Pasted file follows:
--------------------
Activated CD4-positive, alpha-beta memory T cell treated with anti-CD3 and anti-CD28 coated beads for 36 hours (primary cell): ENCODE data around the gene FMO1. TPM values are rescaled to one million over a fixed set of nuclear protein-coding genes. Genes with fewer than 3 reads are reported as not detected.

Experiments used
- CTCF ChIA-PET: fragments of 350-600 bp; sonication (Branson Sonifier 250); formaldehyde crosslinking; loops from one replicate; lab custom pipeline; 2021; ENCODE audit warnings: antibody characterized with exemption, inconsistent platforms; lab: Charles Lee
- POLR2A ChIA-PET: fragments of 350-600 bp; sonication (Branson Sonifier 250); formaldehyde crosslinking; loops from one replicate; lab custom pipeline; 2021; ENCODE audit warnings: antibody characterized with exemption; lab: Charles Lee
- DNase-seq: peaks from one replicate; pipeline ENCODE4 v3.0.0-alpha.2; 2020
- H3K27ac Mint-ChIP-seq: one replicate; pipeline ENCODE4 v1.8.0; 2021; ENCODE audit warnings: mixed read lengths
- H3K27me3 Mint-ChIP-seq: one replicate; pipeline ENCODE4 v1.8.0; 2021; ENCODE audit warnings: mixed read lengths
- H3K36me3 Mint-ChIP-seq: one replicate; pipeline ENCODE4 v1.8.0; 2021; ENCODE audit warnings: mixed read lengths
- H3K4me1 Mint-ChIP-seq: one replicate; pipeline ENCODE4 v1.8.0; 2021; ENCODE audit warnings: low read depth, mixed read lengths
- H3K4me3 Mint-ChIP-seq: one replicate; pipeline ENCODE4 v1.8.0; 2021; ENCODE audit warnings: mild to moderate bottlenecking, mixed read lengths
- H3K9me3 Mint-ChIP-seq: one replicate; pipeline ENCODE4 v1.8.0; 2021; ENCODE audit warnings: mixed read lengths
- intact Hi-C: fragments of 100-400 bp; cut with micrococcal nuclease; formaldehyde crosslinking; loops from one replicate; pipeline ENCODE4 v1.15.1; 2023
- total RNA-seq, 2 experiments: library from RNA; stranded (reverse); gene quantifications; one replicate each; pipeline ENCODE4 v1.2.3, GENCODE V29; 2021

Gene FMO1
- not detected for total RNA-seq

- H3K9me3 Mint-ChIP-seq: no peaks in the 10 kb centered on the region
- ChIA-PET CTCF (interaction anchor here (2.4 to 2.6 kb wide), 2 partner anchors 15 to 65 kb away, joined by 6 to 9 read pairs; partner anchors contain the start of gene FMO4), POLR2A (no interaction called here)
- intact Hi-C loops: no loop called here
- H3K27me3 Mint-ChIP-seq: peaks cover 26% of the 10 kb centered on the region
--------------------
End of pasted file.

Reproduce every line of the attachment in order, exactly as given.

Activated CD4-positive, alpha-beta memory T cell treated with anti-CD3 and anti-CD28 coated beads for 36 hours (primary cell): ENCODE data around the gene FMO1. TPM values are rescaled to one million over a fixed set of nuclear protein-coding genes. Genes with fewer than 3 reads are reported as not detected.

Experiments used
- CTCF ChIA-PET: fragments of 350-600 bp; sonication (Branson Sonifier 250); formaldehyde crosslinking; loops from one replicate; lab custom pipeline; 2021; ENCODE audit warnings: antibody characterized with exemption, inconsistent platforms; lab: Charles Lee
- POLR2A ChIA-PET: fragments of 350-600 bp; sonication (Branson Sonifier 250); formaldehyde crosslinking; loops from one replicate; lab custom pipeline; 2021; ENCODE audit warnings: antibody characterized with exemption; lab: Charles Lee
- DNase-seq: peaks from one replicate; pipeline ENCODE4 v3.0.0-alpha.2; 2020
- H3K27ac Mint-ChIP-seq: one replicate; pipeline ENCODE4 v1.8.0; 2021; ENCODE audit warnings: mixed read lengths
- H3K27me3 Mint-ChIP-seq: one replicate; pipeline ENCODE4 v1.8.0; 2021; ENCODE audit warnings: mixed read lengths
- H3K36me3 Mint-ChIP-seq: one replicate; pipeline ENCODE4 v1.8.0; 2021; ENCODE audit warnings: mixed read lengths
- H3K4me1 Mint-ChIP-seq: one replicate; pipeline ENCODE4 v1.8.0; 2021; ENCODE audit warnings: low read depth, mixed read lengths
- H3K4me3 Mint-ChIP-seq: one replicate; pipeline ENCODE4 v1.8.0; 2021; ENCODE audit warnings: mild to moderate bottlenecking, mixed read lengths
- H3K9me3 Mint-ChIP-seq: one replicate; pipeline ENCODE4 v1.8.0; 2021; ENCODE audit warnings: mixed read lengths
- intact Hi-C: fragments of 100-400 bp; cut with micrococcal nuclease; formaldehyde crosslinking; loops from one replicate; pipeline ENCODE4 v1.15.1; 2023
- total RNA-seq, 2 experiments: library from RNA; stranded (reverse); gene quantifications; one replicate each; pipeline ENCODE4 v1.2.3, GENCODE V29; 2021

Gene FMO1
- not detected for total RNA-seq

- H3K9me3 Mint-ChIP-seq: no peaks in the 10 kb centered on the region
- ChIA-PET CTCF (interaction anchor here (2.4 to 2.6 kb wide), 2 partner anchors 15 to 65 kb away, joined by 6 to 9 read pairs; partner anchors contain the start of gene FMO4), POLR2A (no interaction called here)
- intact Hi-C loops: no loop called here
- H3K27me3 Mint-ChIP-seq: peaks cover 26% of the 10 kb centered on the region